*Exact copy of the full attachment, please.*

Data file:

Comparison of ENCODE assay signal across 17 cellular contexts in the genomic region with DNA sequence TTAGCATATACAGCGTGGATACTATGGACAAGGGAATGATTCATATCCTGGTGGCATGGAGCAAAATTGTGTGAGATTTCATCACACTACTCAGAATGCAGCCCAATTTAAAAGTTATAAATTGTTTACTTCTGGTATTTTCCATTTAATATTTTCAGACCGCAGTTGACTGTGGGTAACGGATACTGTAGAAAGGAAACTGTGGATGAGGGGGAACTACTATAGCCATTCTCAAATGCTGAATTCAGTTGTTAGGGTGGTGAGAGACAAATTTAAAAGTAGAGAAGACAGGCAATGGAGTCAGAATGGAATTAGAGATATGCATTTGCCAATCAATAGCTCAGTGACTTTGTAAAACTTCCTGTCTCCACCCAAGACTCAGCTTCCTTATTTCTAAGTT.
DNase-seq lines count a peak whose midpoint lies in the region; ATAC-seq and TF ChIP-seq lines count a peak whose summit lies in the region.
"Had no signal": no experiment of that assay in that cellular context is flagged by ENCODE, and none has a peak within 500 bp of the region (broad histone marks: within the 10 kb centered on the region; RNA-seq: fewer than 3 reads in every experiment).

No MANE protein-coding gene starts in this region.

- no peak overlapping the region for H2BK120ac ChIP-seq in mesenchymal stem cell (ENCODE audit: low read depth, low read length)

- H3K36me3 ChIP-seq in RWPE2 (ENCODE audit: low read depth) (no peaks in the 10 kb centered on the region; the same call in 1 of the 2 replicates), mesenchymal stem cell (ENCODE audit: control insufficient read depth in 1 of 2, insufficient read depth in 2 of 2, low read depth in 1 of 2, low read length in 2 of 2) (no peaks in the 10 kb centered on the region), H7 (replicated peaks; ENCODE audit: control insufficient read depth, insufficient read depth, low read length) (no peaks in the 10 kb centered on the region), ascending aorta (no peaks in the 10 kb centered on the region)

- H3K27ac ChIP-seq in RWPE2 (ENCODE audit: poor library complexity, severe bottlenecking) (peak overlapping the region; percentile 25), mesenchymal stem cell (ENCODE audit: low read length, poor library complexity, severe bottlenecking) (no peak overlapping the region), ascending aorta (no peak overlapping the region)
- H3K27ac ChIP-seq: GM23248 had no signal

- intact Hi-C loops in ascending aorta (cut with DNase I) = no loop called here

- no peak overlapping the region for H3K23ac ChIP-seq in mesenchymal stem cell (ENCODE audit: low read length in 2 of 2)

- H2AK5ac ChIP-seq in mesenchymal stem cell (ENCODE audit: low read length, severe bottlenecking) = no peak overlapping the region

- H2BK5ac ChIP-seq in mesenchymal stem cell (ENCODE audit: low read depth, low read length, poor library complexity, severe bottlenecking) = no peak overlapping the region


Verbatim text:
Comparison of ENCODE assay signal across 17 cellular contexts in the genomic region with DNA sequence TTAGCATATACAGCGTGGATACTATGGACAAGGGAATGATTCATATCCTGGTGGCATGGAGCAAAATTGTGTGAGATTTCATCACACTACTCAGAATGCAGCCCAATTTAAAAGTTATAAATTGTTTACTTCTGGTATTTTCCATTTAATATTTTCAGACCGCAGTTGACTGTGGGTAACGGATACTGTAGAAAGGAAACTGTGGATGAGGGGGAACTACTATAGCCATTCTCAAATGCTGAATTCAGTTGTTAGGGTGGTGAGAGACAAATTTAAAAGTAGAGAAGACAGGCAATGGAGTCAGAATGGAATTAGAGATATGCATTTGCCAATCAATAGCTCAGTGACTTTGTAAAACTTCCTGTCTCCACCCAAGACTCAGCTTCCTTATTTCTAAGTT.
DNase-seq lines count a peak whose midpoint lies in the region; ATAC-seq and TF ChIP-seq lines count a peak whose summit lies in the region.
"Had no signal": no experiment of that assay in that cellular context is flagged by ENCODE, and none has a peak within 500 bp of the region (broad histone marks: within the 10 kb centered on the region; RNA-seq: fewer than 3 reads in every experiment).

No MANE protein-coding gene starts in this region.

- no peak overlapping the region for H2BK120ac ChIP-seq in mesenchymal stem cell (ENCODE audit: low read depth, low read length)

- H3K36me3 ChIP-seq in RWPE2 (ENCODE audit: low read depth) (no peaks in the 10 kb centered on the region; the same call in 1 of the 2 replicates), mesenchymal stem cell (ENCODE audit: control insufficient read depth in 1 of 2, insufficient read depth in 2 of 2, low read depth in 1 of 2, low read length in 2 of 2) (no peaks in the 10 kb centered on the region), H7 (replicated peaks; ENCODE audit: control insufficient read depth, insufficient read depth, low read length) (no peaks in the 10 kb centered on the region), ascending aorta (no peaks in the 10 kb centered on the region)

- H3K27ac ChIP-seq in RWPE2 (ENCODE audit: poor library complexity, severe bottlenecking) (peak overlapping the region; percentile 25), mesenchymal stem cell (ENCODE audit: low read length, poor library complexity, severe bottlenecking) (no peak overlapping the region), ascending aorta (no peak overlapping the region)
- H3K27ac ChIP-seq: GM23248 had no signal

- intact Hi-C loops in ascending aorta (cut with DNase I) = no loop called here

- no peak overlapping the region for H3K23ac ChIP-seq in mesenchymal stem cell (ENCODE audit: low read length in 2 of 2)

- H2AK5ac ChIP-seq in mesenchymal stem cell (ENCODE audit: low read length, severe bottlenecking) = no peak overlapping the region

- H2BK5ac ChIP-seq in mesenchymal stem cell (ENCODE audit: low read depth, low read length, poor library complexity, severe bottlenecking) = no peak overlapping the region